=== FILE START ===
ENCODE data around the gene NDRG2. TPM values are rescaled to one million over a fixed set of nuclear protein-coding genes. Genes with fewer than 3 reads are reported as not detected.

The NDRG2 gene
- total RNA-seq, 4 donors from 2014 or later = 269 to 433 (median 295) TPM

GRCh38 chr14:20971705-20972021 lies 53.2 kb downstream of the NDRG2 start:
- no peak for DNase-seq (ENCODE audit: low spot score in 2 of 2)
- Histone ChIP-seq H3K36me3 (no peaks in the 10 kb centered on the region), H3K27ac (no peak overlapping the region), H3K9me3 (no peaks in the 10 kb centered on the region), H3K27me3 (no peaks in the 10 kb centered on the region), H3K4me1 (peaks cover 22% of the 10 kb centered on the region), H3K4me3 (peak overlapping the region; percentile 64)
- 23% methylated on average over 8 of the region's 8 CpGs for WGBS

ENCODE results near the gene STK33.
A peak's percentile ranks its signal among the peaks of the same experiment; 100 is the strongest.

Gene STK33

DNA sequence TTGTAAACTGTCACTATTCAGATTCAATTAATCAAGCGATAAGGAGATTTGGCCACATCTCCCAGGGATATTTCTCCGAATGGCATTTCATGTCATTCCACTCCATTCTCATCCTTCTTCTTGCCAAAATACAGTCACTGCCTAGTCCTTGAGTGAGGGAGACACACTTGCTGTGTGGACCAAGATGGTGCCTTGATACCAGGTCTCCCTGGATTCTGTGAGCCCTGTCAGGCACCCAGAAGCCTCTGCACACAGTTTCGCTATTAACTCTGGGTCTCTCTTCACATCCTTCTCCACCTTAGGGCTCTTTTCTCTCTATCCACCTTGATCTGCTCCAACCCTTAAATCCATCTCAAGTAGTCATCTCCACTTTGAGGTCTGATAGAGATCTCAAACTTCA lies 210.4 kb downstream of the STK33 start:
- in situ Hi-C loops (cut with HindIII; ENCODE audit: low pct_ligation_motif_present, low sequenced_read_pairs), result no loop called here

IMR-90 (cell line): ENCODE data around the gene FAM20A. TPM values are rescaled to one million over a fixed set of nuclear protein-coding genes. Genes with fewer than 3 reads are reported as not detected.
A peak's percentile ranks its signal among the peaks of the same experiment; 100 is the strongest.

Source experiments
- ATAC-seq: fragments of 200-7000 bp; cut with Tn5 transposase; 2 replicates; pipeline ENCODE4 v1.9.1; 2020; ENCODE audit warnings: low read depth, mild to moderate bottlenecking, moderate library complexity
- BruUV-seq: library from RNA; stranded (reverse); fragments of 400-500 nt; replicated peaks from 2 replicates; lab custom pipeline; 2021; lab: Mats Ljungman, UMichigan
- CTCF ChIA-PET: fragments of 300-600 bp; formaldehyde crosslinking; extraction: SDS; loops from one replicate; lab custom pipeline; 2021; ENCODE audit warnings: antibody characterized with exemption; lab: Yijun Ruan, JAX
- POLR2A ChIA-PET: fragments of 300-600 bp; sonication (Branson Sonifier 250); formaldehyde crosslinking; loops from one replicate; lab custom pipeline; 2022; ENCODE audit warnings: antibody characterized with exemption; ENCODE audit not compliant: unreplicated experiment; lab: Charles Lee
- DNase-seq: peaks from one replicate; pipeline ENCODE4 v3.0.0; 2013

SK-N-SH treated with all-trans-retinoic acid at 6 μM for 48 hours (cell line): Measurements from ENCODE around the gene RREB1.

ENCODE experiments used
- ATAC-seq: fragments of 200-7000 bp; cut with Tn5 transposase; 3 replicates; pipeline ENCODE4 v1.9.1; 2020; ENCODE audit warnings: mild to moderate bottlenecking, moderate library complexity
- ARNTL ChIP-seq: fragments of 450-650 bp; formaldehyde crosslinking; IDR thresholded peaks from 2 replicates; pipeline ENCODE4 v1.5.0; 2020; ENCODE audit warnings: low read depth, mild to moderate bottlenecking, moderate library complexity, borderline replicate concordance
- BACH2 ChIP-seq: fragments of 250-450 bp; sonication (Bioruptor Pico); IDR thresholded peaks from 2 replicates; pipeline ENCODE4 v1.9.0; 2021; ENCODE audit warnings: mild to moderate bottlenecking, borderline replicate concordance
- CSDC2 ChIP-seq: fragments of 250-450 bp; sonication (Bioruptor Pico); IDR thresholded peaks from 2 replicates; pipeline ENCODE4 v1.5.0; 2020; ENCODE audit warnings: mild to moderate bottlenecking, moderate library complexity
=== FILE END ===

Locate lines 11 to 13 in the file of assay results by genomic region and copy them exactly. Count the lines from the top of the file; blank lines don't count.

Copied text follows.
DNA sequence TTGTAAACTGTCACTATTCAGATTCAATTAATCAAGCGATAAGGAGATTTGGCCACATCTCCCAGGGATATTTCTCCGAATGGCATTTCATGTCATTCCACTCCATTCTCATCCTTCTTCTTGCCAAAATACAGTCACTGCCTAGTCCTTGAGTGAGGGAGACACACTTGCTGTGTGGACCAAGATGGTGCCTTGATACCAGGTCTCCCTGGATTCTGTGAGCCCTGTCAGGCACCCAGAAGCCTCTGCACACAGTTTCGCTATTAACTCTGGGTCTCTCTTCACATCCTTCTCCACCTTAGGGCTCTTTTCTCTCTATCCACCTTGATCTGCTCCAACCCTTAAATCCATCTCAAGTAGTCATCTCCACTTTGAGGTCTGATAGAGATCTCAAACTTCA lies 210.4 kb downstream of the STK33 start:
- in situ Hi-C loops (cut with HindIII; ENCODE audit: low pct_ligation_motif_present, low sequenced_read_pairs), result no loop called here

IMR-90 (cell line): ENCODE data around the gene FAM20A. TPM values are rescaled to one million over a fixed set of nuclear protein-coding genes. Genes with fewer than 3 reads are reported as not detected.